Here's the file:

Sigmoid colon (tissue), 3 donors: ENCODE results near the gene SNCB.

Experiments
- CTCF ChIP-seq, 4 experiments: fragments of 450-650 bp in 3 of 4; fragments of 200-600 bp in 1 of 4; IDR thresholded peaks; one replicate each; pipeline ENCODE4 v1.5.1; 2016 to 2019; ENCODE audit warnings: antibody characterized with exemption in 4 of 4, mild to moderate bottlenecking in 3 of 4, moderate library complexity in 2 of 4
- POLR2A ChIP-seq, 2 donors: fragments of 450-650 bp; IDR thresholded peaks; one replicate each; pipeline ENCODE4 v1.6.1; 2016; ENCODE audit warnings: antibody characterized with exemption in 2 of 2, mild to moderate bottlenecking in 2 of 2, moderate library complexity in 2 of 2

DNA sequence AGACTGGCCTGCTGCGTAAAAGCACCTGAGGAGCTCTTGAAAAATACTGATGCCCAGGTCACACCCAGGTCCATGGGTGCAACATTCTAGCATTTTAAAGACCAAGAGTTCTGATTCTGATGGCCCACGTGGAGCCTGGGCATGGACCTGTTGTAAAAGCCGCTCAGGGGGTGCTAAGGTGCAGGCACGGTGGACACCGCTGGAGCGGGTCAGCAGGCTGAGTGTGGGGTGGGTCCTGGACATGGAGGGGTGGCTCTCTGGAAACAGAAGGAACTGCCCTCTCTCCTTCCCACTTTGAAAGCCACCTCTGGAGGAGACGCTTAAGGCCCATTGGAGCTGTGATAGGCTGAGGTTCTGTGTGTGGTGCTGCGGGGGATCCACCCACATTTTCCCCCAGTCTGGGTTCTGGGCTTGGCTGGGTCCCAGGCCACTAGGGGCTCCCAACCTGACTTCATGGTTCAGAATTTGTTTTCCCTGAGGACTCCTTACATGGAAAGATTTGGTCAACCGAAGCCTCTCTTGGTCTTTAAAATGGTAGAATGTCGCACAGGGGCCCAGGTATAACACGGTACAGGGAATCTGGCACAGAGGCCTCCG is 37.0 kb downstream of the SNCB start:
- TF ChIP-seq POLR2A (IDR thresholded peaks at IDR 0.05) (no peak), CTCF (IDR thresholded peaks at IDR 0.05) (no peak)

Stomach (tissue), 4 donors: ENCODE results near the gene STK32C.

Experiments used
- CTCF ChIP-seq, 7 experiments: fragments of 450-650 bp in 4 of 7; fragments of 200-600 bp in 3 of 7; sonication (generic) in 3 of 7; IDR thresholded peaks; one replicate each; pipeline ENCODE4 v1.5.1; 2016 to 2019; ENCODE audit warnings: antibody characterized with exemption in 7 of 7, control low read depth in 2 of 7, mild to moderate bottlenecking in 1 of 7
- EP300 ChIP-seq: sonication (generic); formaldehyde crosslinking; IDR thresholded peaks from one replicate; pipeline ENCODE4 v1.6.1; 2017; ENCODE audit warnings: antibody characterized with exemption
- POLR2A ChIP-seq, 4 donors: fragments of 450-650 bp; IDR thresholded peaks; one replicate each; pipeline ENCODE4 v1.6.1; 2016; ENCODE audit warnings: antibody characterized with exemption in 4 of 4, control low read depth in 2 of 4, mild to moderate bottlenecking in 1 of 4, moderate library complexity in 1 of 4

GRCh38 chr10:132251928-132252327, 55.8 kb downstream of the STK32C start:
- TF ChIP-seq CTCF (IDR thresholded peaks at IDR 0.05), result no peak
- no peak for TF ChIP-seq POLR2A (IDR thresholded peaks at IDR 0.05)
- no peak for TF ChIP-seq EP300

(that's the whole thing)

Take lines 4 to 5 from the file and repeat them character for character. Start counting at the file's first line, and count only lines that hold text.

- POLR2A ChIP-seq, 2 donors: fragments of 450-650 bp; IDR thresholded peaks; one replicate each; pipeline ENCODE4 v1.6.1; 2016; ENCODE audit warnings: antibody characterized with exemption in 2 of 2, mild to moderate bottlenecking in 2 of 2, moderate library complexity in 2 of 2

DNA sequence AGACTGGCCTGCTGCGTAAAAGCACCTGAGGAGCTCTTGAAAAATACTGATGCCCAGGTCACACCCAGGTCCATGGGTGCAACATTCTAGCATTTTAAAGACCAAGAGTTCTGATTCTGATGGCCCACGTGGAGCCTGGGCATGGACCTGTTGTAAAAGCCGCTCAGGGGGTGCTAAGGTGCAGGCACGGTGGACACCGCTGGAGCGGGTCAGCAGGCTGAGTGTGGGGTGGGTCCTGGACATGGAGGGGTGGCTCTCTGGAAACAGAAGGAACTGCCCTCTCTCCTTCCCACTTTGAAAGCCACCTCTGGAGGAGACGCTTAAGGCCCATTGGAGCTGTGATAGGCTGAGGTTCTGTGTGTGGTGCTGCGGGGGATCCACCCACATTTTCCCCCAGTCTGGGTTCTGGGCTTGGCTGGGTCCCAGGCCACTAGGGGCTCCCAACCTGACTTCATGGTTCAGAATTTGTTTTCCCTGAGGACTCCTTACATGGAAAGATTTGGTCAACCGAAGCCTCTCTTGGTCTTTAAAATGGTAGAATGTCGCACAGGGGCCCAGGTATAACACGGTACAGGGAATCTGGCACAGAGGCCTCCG is 37.0 kb downstream of the SNCB start: